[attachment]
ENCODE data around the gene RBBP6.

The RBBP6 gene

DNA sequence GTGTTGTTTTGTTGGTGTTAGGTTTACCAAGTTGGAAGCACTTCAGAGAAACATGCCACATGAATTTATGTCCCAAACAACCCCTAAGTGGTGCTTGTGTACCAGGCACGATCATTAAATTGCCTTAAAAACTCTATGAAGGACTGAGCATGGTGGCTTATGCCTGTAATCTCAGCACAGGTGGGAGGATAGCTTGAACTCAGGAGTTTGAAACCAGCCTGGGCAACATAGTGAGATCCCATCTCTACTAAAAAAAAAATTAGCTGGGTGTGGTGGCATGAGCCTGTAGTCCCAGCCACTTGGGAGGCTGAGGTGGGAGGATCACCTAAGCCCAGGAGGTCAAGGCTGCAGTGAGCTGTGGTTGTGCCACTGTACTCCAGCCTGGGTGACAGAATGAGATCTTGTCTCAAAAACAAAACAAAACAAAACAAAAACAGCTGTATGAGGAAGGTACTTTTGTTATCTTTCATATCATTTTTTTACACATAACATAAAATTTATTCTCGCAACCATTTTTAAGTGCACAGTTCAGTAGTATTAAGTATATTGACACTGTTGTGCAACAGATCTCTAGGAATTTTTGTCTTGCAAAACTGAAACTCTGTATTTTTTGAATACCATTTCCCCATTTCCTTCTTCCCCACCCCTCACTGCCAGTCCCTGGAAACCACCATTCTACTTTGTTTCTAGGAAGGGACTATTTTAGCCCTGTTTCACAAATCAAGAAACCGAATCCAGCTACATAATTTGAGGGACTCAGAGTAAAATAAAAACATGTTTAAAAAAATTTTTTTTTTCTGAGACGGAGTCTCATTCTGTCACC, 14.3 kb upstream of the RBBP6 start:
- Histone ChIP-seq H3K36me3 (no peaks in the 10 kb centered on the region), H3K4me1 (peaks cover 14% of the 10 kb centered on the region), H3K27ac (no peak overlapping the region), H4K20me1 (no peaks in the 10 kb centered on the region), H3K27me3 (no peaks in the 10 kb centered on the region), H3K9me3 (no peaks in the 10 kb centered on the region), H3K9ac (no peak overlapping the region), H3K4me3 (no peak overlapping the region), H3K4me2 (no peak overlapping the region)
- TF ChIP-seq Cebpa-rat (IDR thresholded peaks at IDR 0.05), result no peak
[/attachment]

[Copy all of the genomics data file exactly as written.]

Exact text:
ENCODE data around the gene RBBP6.

The RBBP6 gene

DNA sequence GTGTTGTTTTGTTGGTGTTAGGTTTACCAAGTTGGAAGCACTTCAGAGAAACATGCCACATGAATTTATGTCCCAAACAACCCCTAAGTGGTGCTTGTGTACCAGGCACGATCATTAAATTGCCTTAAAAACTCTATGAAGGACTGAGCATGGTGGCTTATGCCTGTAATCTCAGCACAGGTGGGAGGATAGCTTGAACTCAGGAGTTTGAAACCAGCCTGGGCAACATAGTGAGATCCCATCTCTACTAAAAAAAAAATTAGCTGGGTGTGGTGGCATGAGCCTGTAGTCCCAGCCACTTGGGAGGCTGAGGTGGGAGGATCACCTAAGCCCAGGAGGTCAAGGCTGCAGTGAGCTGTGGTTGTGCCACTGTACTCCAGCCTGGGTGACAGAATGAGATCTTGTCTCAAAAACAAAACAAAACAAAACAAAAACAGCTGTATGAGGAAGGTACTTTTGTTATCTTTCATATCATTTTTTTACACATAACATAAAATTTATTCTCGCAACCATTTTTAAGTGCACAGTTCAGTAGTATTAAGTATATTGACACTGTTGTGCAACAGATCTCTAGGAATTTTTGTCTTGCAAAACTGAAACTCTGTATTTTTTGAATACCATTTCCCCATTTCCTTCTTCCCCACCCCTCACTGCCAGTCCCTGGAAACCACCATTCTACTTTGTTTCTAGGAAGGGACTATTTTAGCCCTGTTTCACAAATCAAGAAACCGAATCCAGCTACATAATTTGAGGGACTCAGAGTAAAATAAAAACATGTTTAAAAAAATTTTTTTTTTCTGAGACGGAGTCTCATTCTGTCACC, 14.3 kb upstream of the RBBP6 start:
- Histone ChIP-seq H3K36me3 (no peaks in the 10 kb centered on the region), H3K4me1 (peaks cover 14% of the 10 kb centered on the region), H3K27ac (no peak overlapping the region), H4K20me1 (no peaks in the 10 kb centered on the region), H3K27me3 (no peaks in the 10 kb centered on the region), H3K9me3 (no peaks in the 10 kb centered on the region), H3K9ac (no peak overlapping the region), H3K4me3 (no peak overlapping the region), H3K4me2 (no peak overlapping the region)
- TF ChIP-seq Cebpa-rat (IDR thresholded peaks at IDR 0.05), result no peak